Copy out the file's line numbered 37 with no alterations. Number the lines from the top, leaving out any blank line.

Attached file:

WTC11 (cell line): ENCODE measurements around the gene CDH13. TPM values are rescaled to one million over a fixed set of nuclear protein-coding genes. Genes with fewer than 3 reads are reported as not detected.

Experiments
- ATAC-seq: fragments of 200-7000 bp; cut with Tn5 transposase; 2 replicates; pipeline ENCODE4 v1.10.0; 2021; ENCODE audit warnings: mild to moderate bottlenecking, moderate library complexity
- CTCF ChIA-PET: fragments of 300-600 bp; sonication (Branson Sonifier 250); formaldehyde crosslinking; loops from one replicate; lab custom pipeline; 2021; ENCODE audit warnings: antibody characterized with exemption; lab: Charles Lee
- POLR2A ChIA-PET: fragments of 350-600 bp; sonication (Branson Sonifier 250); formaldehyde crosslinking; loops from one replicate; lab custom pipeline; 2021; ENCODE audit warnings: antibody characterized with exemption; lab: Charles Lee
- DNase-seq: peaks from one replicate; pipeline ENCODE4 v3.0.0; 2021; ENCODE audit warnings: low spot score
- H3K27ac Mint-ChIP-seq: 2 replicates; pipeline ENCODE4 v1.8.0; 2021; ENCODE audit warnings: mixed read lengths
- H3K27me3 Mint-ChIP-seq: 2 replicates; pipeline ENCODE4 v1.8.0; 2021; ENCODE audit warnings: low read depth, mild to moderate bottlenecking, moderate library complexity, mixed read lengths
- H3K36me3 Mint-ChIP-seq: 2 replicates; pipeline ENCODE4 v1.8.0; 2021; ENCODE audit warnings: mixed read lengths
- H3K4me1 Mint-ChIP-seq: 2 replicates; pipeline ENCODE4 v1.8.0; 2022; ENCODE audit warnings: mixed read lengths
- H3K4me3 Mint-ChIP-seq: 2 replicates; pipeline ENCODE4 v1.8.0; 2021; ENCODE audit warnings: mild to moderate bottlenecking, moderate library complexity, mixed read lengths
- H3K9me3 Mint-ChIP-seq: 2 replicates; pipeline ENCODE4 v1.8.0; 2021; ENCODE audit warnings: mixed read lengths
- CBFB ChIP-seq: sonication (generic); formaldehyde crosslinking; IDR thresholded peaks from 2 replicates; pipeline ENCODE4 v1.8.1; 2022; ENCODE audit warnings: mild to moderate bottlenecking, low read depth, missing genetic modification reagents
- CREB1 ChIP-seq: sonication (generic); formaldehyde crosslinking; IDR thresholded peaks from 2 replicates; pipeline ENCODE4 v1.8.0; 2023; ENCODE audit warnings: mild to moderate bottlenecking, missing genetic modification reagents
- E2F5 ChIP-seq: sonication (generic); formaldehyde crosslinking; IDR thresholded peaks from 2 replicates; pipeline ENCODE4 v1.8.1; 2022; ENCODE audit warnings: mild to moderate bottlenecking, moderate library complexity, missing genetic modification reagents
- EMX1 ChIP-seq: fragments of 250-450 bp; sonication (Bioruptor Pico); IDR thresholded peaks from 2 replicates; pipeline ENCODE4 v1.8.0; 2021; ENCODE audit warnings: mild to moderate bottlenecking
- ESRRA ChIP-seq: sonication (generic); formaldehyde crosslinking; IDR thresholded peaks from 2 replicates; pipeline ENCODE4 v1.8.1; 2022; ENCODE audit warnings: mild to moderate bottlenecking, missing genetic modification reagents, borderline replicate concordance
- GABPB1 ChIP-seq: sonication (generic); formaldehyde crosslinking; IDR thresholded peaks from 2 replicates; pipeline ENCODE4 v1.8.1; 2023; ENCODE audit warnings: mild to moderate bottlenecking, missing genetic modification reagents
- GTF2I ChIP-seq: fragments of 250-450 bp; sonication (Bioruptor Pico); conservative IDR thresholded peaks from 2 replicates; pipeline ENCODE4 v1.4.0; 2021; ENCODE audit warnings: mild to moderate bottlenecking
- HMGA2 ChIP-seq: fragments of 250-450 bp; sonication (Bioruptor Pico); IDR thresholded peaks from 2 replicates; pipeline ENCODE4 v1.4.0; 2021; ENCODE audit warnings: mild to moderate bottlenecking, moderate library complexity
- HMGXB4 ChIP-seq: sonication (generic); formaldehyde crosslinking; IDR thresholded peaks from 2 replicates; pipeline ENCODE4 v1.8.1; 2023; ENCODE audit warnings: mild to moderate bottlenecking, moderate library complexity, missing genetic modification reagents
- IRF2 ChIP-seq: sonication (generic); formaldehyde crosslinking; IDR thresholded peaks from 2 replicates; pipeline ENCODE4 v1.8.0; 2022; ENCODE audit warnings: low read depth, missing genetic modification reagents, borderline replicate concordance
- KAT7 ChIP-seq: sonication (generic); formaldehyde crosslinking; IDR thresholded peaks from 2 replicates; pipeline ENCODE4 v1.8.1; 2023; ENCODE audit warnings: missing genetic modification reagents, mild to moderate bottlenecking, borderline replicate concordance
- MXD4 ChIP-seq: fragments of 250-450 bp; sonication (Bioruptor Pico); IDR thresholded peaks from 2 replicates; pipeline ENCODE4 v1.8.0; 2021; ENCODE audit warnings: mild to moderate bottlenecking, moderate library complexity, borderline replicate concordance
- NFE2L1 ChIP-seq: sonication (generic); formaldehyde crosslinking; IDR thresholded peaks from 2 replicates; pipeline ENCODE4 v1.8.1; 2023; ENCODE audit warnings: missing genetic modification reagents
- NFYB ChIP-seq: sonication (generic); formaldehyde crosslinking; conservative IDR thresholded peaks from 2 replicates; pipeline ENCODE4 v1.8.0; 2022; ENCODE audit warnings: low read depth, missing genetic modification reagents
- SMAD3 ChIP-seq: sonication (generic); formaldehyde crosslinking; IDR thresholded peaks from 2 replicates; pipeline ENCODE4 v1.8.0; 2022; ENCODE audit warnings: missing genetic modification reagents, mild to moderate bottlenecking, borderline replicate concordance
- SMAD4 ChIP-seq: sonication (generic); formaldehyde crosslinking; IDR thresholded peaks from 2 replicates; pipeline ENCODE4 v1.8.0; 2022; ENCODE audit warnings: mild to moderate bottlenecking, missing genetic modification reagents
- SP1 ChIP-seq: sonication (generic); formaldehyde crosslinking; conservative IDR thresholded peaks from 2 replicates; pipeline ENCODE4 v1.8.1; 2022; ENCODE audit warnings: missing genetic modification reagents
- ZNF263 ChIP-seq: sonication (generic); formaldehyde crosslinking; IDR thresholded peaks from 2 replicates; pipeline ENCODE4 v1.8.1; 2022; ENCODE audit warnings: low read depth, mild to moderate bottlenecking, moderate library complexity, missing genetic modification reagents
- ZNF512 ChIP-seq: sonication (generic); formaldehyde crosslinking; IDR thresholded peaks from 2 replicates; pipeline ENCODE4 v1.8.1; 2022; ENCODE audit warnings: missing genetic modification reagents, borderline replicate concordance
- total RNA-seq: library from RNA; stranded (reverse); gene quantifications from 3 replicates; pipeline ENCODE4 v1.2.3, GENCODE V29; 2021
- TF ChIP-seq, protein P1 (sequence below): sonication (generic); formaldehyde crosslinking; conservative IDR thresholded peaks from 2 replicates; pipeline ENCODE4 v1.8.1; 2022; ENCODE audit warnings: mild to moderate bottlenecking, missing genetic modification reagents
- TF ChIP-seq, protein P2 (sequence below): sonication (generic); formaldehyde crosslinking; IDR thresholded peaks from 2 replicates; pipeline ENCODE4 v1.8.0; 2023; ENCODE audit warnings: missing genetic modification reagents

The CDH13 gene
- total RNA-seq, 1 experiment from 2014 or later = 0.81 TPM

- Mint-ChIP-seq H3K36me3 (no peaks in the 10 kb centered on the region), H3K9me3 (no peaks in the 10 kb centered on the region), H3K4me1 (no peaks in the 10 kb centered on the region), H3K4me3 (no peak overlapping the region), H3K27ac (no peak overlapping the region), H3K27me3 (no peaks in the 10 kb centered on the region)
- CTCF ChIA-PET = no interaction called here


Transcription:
- Mint-ChIP-seq H3K36me3 (no peaks in the 10 kb centered on the region), H3K9me3 (no peaks in the 10 kb centered on the region), H3K4me1 (no peaks in the 10 kb centered on the region), H3K4me3 (no peak overlapping the region), H3K27ac (no peak overlapping the region), H3K27me3 (no peaks in the 10 kb centered on the region)